The roast was so big I cut it into three hefty pieces. We used one chunk that night, making beef fajitas. I froze the rest, with hazy thoughts of soups and stews.

But now I dig into the sack of small potatoes, wash them well, dice them fairly small, put them in a bath of cold water. The chicken sizzles and spits; I add another inch of water, and I flip the fowl, which breaks apart into separate, still pinkish, cutlets. I sprinkle on light seasoning—just a little salt and pepper—and go back to my chopping.

I peel my freebie onion, toss the skins, and dice that too.

This is a pantry-shelf kind of dish. While the chicken completes cooking through, I search my cupboards and shelves. I pull out a can of creamed corn; way back, I find a can of evaporated milk. I measure the half cup of milk I need and pour the rest into a plastic container and slide it into the fridge. In the back of my mind, thoughts about how we can use that extra milk begin to simmer.

I dig out the packet of herbs de Provence I bought at the farm store. This recipe calls for a little cayenne, too.

I chop the chicken, thinking that Jim won’t eat the chowder, and I remember there’s a jar of Alfredo sauce in the pantry. That came from a burgeoning basket we won, and James loves chicken Alfredo.

I fill the big pasta pot, drizzle in some oil, and put it on the simmer burner to warm up to the boiling point.

The chicken is done. I turn off the flame, look at the clock, and head off to pick up Jim from work.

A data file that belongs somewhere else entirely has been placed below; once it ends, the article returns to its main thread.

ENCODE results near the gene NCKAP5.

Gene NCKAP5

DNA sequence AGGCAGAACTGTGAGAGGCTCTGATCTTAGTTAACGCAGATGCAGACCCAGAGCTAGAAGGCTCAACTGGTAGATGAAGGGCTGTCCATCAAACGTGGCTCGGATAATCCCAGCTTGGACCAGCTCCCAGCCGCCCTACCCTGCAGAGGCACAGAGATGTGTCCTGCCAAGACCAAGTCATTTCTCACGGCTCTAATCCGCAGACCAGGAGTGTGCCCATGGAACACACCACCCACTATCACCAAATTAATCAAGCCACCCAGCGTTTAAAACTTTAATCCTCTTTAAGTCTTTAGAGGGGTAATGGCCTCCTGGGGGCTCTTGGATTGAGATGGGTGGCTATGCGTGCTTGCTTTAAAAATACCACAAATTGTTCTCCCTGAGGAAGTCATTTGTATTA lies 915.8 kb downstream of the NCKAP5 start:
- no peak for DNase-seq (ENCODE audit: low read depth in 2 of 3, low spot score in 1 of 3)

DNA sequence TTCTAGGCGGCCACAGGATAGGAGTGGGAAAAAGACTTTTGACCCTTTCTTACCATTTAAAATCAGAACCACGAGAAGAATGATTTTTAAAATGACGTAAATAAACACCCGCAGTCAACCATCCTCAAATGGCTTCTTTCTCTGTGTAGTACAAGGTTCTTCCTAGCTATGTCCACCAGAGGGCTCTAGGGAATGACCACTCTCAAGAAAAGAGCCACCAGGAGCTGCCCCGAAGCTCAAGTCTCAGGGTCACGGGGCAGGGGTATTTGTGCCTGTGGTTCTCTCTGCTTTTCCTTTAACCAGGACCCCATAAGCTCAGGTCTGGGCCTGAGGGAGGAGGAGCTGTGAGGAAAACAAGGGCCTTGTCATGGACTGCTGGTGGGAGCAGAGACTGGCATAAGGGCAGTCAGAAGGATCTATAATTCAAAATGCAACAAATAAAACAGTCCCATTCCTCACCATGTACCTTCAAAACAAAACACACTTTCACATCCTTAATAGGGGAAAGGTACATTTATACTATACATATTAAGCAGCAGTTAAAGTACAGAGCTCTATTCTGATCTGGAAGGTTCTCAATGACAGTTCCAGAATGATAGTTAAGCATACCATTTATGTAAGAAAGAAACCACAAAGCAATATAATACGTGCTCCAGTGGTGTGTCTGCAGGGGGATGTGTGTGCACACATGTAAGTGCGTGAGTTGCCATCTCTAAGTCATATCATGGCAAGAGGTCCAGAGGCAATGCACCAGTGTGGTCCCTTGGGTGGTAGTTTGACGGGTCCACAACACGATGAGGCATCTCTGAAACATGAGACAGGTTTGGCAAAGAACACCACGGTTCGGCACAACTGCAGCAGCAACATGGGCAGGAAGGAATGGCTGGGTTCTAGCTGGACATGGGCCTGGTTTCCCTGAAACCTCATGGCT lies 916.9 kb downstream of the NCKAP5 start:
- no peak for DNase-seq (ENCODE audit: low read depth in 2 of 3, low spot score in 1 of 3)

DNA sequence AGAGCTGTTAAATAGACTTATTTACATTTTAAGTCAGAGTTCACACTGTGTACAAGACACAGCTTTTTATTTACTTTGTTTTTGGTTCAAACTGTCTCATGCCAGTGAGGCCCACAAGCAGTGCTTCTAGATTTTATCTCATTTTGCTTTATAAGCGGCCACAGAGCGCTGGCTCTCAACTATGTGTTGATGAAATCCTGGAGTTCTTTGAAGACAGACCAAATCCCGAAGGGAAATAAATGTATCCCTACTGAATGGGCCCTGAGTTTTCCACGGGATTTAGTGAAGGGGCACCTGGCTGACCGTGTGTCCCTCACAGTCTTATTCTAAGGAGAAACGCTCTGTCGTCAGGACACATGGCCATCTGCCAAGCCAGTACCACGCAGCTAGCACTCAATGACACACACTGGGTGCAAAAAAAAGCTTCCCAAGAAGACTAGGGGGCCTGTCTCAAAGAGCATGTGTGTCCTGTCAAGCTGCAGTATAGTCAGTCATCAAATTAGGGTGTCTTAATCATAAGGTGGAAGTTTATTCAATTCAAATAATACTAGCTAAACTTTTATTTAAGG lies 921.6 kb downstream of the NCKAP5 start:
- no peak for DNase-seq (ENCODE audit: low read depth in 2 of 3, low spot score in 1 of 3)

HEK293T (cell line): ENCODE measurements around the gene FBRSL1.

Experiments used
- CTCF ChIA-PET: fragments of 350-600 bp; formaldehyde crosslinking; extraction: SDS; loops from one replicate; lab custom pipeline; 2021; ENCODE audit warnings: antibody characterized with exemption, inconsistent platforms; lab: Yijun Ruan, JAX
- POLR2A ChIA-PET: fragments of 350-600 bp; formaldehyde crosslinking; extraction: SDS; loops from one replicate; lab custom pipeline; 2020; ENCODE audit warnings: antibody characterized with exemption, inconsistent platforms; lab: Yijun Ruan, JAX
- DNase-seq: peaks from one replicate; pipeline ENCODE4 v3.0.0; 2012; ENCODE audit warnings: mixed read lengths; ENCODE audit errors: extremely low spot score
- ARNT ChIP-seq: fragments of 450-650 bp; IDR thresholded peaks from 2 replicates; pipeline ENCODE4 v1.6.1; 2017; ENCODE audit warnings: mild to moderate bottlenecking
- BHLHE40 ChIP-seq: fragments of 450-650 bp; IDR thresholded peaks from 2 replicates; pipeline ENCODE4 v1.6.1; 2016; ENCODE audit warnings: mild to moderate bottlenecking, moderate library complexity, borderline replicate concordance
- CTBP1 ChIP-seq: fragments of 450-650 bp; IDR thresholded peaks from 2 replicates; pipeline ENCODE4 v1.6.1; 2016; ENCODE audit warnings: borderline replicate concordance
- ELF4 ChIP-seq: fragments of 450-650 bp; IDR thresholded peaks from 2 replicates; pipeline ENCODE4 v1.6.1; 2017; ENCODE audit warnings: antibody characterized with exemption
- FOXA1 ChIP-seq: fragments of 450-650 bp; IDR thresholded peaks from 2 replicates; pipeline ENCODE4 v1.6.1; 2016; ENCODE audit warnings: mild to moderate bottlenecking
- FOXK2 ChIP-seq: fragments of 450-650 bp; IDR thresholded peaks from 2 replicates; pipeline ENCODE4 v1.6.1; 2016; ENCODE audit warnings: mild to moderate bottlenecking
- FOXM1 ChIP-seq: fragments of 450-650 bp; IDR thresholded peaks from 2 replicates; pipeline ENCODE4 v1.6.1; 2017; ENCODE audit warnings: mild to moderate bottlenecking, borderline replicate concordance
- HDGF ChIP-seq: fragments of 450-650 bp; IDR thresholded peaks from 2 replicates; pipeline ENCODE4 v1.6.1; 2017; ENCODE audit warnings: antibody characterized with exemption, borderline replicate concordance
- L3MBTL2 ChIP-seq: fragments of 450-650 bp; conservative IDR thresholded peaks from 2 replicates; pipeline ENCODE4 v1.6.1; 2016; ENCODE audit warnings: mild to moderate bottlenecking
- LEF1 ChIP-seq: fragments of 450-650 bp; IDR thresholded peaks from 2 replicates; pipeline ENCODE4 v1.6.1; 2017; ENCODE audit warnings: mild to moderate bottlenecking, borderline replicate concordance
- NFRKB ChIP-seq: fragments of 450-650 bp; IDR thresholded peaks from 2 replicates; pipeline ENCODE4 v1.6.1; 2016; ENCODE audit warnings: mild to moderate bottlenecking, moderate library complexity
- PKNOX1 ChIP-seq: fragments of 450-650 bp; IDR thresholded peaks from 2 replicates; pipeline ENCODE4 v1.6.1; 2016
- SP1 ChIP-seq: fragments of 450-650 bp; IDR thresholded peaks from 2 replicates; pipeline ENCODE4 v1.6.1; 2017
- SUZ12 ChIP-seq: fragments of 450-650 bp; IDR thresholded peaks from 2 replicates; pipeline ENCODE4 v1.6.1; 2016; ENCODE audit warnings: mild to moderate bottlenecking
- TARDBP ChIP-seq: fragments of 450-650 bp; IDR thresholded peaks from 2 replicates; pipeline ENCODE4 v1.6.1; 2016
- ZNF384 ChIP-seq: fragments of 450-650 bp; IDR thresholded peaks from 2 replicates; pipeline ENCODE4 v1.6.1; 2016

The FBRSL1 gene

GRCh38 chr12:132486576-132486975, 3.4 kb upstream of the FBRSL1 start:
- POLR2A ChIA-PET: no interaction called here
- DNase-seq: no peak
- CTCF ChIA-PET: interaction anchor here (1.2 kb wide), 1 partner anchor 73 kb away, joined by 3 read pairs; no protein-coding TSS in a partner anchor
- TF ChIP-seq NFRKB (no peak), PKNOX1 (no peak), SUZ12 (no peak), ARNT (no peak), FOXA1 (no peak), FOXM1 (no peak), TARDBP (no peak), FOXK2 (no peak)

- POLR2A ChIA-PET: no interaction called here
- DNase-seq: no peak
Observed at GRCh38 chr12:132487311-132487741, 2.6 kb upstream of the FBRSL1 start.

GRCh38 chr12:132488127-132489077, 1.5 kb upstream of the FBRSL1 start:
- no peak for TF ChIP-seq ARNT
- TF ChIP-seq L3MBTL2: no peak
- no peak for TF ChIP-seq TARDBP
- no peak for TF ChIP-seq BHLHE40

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We need a dessert, I think, and I pull a butter wrapper from the freezer. I shine up the insides of my baking pan. While the chicken cools, I boil together corn syrup and sugar. When they are bubbling hard, I turn off the heat and stir in a cup of peanut butter. It’s a thick, hot, viscous syrup, and I pour it over the crisp rice cereal I’ve dumped into the pasta bowl.

I stir, vigorously, and rice krispies fly everywhere, until they are tamed into obedience by the sweet syrup. They tumble into the pan; I press them down and melt chocolate in the microwave to spread over the top. Buckeye bars, we call them, sweet and chewy and not a shard of gluten in the mix.

I put the pan, warm and heavy now, on top of the toaster to cool.

Jim chortles over something he’s watching in the family room.

The rain begins again, hard and insistent.

I pull chicken from the frying pan, I get the big knife out, and I chop.

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Mark comes running in, glinting rain droplets, a little after five, and exclaims about good smells. There are three pots simmering on the stove. The chowder lifts and bubbles, lofting herb-scent into the warm, steamy kitchen. The Alfredo sauce heaves sullenly, weighted down by its own richness and its bounty of chicken chunks. The pasta water is popping, jittery and anxious.

Jim decides he’d like linguine noodles, and we pull them from their plastic package and satisfy the agitated water shivering in the pasta pot.

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Mark lights the fire in the fireplace to cut the chill, and we gather over steaming plates. And it comes to me, rich and fast, the meaning of thankfulness, the reality of bounty. We have enough and plenty; we have true gifts of food…food we bought with the pay from our labors, food that was gifted to us in surprising, delightful ways.

Mark savors a spoonful of chowder.

“Such good flavors,” he says. “Remember how Cheek used to love this?”